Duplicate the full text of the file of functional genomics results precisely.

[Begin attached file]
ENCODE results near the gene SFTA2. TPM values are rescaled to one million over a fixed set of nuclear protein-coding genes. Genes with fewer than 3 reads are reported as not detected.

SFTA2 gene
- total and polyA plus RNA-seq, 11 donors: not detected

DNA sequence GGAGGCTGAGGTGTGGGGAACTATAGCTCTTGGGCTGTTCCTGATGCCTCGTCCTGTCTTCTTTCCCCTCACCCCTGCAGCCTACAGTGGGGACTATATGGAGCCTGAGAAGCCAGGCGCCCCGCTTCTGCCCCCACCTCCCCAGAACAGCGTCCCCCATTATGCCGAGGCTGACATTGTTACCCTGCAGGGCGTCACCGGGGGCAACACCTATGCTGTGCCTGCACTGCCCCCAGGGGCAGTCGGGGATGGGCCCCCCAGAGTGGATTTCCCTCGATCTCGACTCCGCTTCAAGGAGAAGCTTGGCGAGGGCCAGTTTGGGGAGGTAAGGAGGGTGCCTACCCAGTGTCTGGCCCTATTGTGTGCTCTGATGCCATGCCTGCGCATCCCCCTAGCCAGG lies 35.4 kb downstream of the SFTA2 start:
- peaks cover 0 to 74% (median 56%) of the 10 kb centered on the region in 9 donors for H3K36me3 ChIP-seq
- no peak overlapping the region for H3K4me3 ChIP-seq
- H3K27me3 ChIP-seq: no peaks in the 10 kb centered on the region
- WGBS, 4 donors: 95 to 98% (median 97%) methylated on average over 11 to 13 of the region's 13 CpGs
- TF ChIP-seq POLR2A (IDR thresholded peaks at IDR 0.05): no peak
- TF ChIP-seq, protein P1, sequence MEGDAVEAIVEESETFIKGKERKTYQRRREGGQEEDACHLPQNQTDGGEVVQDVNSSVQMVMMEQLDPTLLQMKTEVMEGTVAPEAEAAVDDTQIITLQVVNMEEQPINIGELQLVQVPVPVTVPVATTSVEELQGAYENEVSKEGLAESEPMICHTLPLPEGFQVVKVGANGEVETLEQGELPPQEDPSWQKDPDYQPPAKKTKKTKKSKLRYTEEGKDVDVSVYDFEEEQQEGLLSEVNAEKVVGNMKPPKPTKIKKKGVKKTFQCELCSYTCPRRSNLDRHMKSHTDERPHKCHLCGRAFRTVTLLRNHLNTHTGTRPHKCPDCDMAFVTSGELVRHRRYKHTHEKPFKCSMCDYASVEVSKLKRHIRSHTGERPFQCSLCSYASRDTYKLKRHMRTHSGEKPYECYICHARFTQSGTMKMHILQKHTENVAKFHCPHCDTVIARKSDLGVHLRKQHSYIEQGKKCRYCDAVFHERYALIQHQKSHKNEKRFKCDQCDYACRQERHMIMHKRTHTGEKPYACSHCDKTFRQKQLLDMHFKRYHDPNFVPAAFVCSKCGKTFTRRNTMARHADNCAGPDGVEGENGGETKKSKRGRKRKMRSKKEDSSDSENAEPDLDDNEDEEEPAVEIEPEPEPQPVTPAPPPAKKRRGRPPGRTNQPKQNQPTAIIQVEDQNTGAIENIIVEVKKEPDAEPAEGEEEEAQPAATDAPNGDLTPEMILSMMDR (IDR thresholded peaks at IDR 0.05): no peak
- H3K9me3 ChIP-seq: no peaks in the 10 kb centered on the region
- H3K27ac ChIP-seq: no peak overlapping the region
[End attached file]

ENCODE results near the gene SFTA2. TPM values are rescaled to one million over a fixed set of nuclear protein-coding genes. Genes with fewer than 3 reads are reported as not detected.

SFTA2 gene
- total and polyA plus RNA-seq, 11 donors: not detected

DNA sequence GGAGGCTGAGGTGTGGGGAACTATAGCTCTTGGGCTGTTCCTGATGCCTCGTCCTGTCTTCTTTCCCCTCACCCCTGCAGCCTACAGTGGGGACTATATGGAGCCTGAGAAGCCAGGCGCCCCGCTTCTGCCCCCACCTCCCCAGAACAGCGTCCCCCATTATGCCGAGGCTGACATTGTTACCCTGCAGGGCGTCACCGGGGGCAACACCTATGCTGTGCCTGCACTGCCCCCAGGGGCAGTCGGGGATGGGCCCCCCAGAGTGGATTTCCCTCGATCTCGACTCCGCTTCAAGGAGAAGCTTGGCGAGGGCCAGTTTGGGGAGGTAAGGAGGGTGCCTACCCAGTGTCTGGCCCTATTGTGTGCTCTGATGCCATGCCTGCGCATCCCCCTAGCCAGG lies 35.4 kb downstream of the SFTA2 start:
- peaks cover 0 to 74% (median 56%) of the 10 kb centered on the region in 9 donors for H3K36me3 ChIP-seq
- no peak overlapping the region for H3K4me3 ChIP-seq
- H3K27me3 ChIP-seq: no peaks in the 10 kb centered on the region
- WGBS, 4 donors: 95 to 98% (median 97%) methylated on average over 11 to 13 of the region's 13 CpGs
- TF ChIP-seq POLR2A (IDR thresholded peaks at IDR 0.05): no peak
- TF ChIP-seq, protein P1, sequence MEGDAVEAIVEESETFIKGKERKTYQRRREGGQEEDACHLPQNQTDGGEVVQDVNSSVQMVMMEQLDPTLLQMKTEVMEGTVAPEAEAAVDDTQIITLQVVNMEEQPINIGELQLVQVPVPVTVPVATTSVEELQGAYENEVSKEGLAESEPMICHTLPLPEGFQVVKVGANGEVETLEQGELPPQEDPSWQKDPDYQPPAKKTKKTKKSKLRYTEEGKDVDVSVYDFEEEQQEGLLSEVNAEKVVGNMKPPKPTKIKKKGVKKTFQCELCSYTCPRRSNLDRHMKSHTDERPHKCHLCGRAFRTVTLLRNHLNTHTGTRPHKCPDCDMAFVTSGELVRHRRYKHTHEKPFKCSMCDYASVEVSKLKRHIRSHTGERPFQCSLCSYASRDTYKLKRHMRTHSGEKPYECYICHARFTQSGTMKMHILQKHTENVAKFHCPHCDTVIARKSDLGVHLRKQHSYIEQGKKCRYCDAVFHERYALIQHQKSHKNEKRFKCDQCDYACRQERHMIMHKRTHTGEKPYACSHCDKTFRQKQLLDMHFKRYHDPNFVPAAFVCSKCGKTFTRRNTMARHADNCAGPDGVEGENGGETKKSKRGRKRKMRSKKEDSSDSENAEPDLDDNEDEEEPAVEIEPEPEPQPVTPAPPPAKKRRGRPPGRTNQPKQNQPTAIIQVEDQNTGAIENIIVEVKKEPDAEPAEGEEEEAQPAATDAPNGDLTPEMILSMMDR (IDR thresholded peaks at IDR 0.05): no peak
- H3K9me3 ChIP-seq: no peaks in the 10 kb centered on the region
- H3K27ac ChIP-seq: no peak overlapping the region